An academic journal uses peer reviewers to ensure that an article’s content is scientifically and professionally appropriate based on what was studied and what was concluded from the study. Often, an article will have two reviewers. Several sources, including the Pharmacy Times, state that volunteering as a peer reviewer is a great way to gain practical experience and strengthen one’s own writing. The gained experience, such as how a piece fits into the scope of the journal, how the content of the research is expressed, and how articles follow a structure for publication in the journal is useful for someone wishing to transition into medical writing.
There are two primary ways people serve as peer reviewers: by volunteering or being invited. One can sign up on a journal’s or publisher’s website. Sometimes, journals will have a call for peer review volunteers, but otherwise registering with the editorial manager system on the website is the easiest way. Where the registration is located differs by journal, but most commonly it was found in the “Submit” link where authors would submit their research to the journal. Not all journals have an editorial system or an option to volunteer as peer reviewers. One can also email the editor. Most journals but not all have a link for the board of editors, and some have contact information for at least one editor. A journal may also include a link for the editors, including contact information, in the link where authors submit their work.
Experts in a field, especially those who have previously submitted research to a journal, may be invited to peer review by an editor. Editors may also ask peer reviewers to recommend colleagues for invitation to peer review.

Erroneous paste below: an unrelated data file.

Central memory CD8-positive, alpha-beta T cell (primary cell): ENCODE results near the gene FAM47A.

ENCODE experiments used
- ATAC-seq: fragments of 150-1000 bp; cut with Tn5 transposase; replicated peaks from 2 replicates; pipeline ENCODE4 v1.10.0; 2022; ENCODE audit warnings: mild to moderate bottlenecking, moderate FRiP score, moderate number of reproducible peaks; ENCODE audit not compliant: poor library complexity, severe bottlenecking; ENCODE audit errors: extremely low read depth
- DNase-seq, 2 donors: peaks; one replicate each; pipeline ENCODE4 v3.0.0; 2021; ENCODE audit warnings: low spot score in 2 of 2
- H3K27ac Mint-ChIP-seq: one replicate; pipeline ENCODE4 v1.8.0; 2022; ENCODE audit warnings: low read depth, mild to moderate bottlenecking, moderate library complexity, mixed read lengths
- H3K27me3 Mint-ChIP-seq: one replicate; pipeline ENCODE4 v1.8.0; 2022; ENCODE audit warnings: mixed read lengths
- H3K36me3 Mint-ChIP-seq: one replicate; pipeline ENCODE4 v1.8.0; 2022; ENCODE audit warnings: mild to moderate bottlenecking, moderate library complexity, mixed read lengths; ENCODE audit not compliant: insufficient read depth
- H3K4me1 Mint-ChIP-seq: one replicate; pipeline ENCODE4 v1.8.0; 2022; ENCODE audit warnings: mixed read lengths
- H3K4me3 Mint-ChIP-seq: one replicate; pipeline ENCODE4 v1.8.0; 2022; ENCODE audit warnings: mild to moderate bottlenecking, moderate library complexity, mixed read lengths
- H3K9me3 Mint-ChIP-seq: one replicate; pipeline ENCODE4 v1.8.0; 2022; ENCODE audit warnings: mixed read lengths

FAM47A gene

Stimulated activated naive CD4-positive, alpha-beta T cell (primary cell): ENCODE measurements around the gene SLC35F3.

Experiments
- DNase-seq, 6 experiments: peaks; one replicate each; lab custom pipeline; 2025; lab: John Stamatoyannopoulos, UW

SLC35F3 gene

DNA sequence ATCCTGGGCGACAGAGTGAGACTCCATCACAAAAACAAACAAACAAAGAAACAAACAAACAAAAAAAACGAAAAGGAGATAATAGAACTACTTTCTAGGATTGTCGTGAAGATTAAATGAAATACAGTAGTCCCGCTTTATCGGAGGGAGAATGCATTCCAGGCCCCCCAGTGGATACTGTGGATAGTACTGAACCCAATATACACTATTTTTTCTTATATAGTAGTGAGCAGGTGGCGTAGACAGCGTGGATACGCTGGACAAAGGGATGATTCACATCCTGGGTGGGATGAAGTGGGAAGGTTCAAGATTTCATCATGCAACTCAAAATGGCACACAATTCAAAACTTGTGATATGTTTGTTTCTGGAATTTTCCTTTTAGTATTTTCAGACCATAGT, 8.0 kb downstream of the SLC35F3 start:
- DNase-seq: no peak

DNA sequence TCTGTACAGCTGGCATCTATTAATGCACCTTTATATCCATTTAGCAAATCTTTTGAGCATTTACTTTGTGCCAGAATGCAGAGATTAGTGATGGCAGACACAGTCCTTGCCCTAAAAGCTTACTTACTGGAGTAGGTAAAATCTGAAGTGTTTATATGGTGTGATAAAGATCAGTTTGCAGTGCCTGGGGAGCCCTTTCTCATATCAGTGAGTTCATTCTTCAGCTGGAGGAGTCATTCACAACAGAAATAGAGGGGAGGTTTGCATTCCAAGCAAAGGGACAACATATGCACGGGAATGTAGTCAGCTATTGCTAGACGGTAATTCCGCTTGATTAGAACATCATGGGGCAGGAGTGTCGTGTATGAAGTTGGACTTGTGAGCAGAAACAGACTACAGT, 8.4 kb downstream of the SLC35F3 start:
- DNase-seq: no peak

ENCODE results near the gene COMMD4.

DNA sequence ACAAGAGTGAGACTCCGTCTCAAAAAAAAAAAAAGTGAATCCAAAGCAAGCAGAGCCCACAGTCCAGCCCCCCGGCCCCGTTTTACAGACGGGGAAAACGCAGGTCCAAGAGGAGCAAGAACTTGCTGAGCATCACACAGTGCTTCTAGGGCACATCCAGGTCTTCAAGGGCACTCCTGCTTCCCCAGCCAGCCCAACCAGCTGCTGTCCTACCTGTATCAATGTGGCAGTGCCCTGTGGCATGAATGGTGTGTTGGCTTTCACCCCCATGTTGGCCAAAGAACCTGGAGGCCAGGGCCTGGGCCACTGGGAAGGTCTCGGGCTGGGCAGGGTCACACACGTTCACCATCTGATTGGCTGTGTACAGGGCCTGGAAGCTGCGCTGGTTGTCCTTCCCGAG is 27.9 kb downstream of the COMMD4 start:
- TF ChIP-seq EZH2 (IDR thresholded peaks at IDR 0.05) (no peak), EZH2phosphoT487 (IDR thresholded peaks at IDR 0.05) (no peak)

Academic journals are not the only sources that employ peer reviewers. Associations may create content where a peer reviewer is needed. It usually requires one to be an active member of the association and serve on a committee where one or two members focus on guidelines, statements, policy, etc. While this would be a great way to gain regulatory writing experience, it is also the most expensive option with the least opportunities.
Despite several sources stating that there is a shortage of peer reviewers, it was not easy to volunteer as one. There is an overwhelming repertoire of academic journals, and a lot do not have a signup page. Furthermore, the editor’s contact information may not be easily found. Media and resources like the Pharmacy Times and TRC Healthcare may also create content where peer reviewers are needed, but there are fewer opportunities than academic journals. I was able to sign up for peer-reviewing at the American Journal of Health-System Pharmacy (AJHP) and the Journal of the American Pharmacists Association (JAPhA).
While the benefit of peer review is good, it is not steady. Some journals even guarantee a maximum number of articles reviewed per year. Articles are recommended for reviewers based on their expertise, education, and interests. Meaning, that peer reviewers do not actively choose which articles they review; articles are instead chosen for them as the peer reviewers are needed. Peer-reviewing will not help someone transitioning into medical writing build a portfolio quickly. Creating a portfolio and gaining experience would be better served by blogging, editing, and creating scientific or health-related content. Instead, peer-reviewing acts as a great resume booster.
Bryan Wheeler is a staff pharmacist for a chain pharmacy in rural Tennessee. He is passionate about educating patients and simplifying complex health and pharmaceutical information into easily understandable materials. He loves traveling the world and spending time with his friends and family. He hopes to relocate to the city soon and describes himself as a connoisseur of television shows.